QR Codes, Congregations and a UU Growth Challenge

The following guest post is by Bridgette Collado and Rev. Eric Hausman. Bridgette is a health communication consultant, focused on the intersection of health and technology. She may be found on Twitter as @bcollado. Eric is a Unitarian Universalist minister with backgrounds in technology and organization growth. Learn more about Eric at reverendhausman.com.

QR Codes and Religion
by Bridgette Collado and Rev. Eric Hausman

Bridgette Collado     This QR Code is encoded with url http://www.facebook.com/groups/uugrowthlab      Rev. Eric Hausman

When Peter asked us to write a piece on QR code technology for The UU Growth Blog, we jumped at the chance to share a part of our regular discussion on religion and technology. There’s much abuzz about QR codes for use in “marketing” these days – in commercial marketing, non-profit and government marketing, and even in our very own UU Growth Lab on Facebook.

These 2-dimensional symbols first hit the market in 1994 after the technology group, Denso Wave developed the codes to streamline operations in car manufacturing. QR stands for “quick response” and these symbols can serve up a large amount of data with a swift scan. They stand up to more dirt and damage than traditional codes with error-correction programming. They are omni-directional (i.e. they can be read from any angle). One QR code can store 16 individual codes. And, they are able to leap tall buildings in a single bound. Well, perhaps not that last one.

To read a QR code, a scanner must be installed on your mobile phone (your phone must also have a camera). The list of uses for QR codes can go on and on. Here are just a few examples of types of data that can be stored in a QR code:

  • Phone number
  • Email address
  • Contact information in the form of a virtual business card
  • Event details
  • URL
  • Geo location
  • Text
  • SMS (pre-populates the number and message)
  • MMS
  • WiFi configuration

UUs are not the first to think about how this technology might fit into religious settings. For example, a Santa Monica based Catholic community developed this QR code to accompany a mass schedule. A scan gets you the mass schedule on your phone.

This Christian group includes a QR code on a promotional hang-tag providing a map to the Hope Family Fellowship church.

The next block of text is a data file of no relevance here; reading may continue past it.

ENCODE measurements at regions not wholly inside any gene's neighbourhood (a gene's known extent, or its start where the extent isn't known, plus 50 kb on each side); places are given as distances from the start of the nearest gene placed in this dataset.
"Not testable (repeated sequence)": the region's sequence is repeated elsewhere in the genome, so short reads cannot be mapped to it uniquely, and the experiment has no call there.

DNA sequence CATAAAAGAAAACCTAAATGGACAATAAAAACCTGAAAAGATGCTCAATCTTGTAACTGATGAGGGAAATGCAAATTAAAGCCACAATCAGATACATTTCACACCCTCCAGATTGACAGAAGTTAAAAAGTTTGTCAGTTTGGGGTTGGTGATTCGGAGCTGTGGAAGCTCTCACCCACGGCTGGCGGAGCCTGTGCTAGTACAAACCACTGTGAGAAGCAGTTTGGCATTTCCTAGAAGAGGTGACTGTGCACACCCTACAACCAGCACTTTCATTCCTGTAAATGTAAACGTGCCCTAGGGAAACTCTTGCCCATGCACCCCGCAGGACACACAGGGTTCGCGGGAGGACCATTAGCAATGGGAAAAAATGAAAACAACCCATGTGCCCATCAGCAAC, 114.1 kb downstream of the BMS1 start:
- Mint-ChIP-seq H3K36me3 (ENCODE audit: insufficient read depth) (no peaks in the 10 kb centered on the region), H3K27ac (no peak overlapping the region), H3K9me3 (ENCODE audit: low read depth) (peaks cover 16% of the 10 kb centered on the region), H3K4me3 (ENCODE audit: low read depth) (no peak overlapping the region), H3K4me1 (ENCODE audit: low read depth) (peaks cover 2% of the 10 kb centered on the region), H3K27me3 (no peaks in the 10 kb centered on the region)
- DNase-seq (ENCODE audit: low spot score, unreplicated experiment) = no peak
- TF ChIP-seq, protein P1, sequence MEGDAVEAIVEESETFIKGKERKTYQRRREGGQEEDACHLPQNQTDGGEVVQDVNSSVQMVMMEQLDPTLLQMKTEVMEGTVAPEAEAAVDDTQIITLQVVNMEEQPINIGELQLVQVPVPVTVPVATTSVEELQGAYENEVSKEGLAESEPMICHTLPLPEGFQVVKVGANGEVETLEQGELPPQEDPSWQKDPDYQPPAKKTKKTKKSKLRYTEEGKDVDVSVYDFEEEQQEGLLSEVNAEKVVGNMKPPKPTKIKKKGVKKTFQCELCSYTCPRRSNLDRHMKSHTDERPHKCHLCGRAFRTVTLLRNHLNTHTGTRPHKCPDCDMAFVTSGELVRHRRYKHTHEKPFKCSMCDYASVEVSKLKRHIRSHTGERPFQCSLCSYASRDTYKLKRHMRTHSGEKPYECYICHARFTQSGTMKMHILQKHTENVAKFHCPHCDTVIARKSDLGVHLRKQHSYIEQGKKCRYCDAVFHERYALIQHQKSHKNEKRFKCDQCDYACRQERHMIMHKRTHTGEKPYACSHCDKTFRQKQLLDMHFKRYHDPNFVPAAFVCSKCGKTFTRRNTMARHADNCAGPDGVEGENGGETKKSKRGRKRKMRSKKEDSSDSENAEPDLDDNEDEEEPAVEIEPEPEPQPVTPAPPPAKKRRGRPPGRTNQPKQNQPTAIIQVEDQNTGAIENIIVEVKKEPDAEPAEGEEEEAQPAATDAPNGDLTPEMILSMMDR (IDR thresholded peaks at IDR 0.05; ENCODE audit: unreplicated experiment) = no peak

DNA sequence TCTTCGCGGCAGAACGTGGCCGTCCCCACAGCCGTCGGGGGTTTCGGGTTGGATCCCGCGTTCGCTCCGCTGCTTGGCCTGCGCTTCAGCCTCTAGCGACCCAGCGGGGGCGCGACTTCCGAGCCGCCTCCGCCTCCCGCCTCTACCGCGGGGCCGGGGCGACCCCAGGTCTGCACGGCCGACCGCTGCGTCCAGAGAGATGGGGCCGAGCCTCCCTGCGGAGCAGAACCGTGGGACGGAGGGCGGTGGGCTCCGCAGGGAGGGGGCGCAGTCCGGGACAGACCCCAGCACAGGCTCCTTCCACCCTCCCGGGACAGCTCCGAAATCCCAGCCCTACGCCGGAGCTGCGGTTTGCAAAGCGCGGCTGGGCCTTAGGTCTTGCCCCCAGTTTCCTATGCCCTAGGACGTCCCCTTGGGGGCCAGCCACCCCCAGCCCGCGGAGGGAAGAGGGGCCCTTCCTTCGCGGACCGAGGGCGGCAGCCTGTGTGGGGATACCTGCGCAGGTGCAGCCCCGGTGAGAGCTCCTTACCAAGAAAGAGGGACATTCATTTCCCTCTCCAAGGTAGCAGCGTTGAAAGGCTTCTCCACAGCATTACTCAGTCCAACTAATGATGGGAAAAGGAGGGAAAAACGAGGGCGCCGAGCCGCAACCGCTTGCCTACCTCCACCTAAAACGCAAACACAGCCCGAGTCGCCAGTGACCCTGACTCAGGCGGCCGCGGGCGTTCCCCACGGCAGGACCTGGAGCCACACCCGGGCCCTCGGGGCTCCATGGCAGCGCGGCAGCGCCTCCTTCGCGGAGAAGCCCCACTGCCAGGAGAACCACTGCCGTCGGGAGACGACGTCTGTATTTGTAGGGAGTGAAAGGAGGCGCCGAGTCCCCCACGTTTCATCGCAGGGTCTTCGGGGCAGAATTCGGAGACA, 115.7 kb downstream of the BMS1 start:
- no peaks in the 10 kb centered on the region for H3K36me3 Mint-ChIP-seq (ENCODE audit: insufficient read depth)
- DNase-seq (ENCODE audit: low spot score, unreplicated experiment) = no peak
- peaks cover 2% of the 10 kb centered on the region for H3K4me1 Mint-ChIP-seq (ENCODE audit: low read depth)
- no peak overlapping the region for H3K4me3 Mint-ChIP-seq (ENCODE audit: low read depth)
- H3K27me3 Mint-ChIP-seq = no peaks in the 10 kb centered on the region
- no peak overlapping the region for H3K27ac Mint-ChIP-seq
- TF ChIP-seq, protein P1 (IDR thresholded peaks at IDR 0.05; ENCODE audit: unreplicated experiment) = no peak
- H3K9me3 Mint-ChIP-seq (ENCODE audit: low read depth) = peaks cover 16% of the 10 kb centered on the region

At Journey of Faith in Grand Rapids, Michigan, QR codes pepper the bulletin leading scanners to more information on their website. This allows for a more concise bulletin and savings on resources.

Now, UUs are a creative bunch. So, we’d like to challenge you to get creative…with QR codes. Your assignment, should you choose to accept it, is to find ways to address growth and/or retention strategies with a QR code “campaign”.

Here’s what you’ll need:

☐  A buddy. Share in the fun and creative process, and recruit a friend or two to complete this challenge with you.

☐  A QR code generator. There are several free QR code generators available. Explore the options before choosing so that you get the best fit for your idea. Here’s a list of free services:

☐  A QR code reader. You’ll need to download a free QR code reader to your smartphone. Go to the app store or market and search for QR code reader. Voila!

☐  A camera. You’ll need to snap a few photos of your QR code in use to share with us.

After you’ve completed the challenge, we would love to hear your stories. Please share with us:

  • How you decided to apply the technology
  • What considerations went into the plan
  • What challenges you faced
  • Reflections
  • Photos or video

Ready. Set. Go!

5 thoughts on “QR Codes, Congregations and a UU Growth Challenge

  1. Hi. Obvious use for QR codes is for enhancing the visitor experience with the goal of attending worship and other church functions again. All too often UU churches do not share their local contribution to an area’s history and social justice. When you walk into my church, you have no idea what it’s contribution has been to Arlington, VA (DC metro area). The church is proud of its history but no one would know it. Our welcome desk is over-run sometimes with people but few volunteers. Volunteers rotate so they don’t necessarily remember everything they learned in the training. QR codes should be standard — on the Order of Service (back cover); on the Welcome Desk — and dare i say it — On pews themselves. —When I say “should,” my assumption is that those who attend and those who visit do indeed have phones with an app that reads them. We really have no idea what the cell phone use of folks is who attend. –Meanwhile, on our church sites, there should be a QR code or reference to “look for it in the church;” and also a link to a list of apps for a variety of phones. —June Herold, UU of ARlington, VA

  2. We used our first QR code last week in the printed announcement sheet. The code takes the user to our on-line payment page. The code was provided by Vanco Services, the company that handles our electronic fund transfers and website payment page. I don’t know if anyone scanned it yet. Now we know what a QR code is and a volunteer has started generating codes.

  3. Can you get a little more basic, for those of us without smartphones? What happens when one scans one of these things? A website pops up on one’s phone? Data sneak into one’s contact list? What?

    Where I serve (Palo Alto) there are smartphones (and QRs) galore, and this could be really useful, but I might have to use my wife’s Android to randomly scan signs all over the city in order to find out what it is they do. IOW, take my life into my hands. It’s safer to ask you.

  4. YES. in order to decode the qr code .we sometimes need barcode reader or somenting. and i found an amazing website. you can go and have a look,

    if you need to download it to your phone based on android, iphone . you can also have a reference

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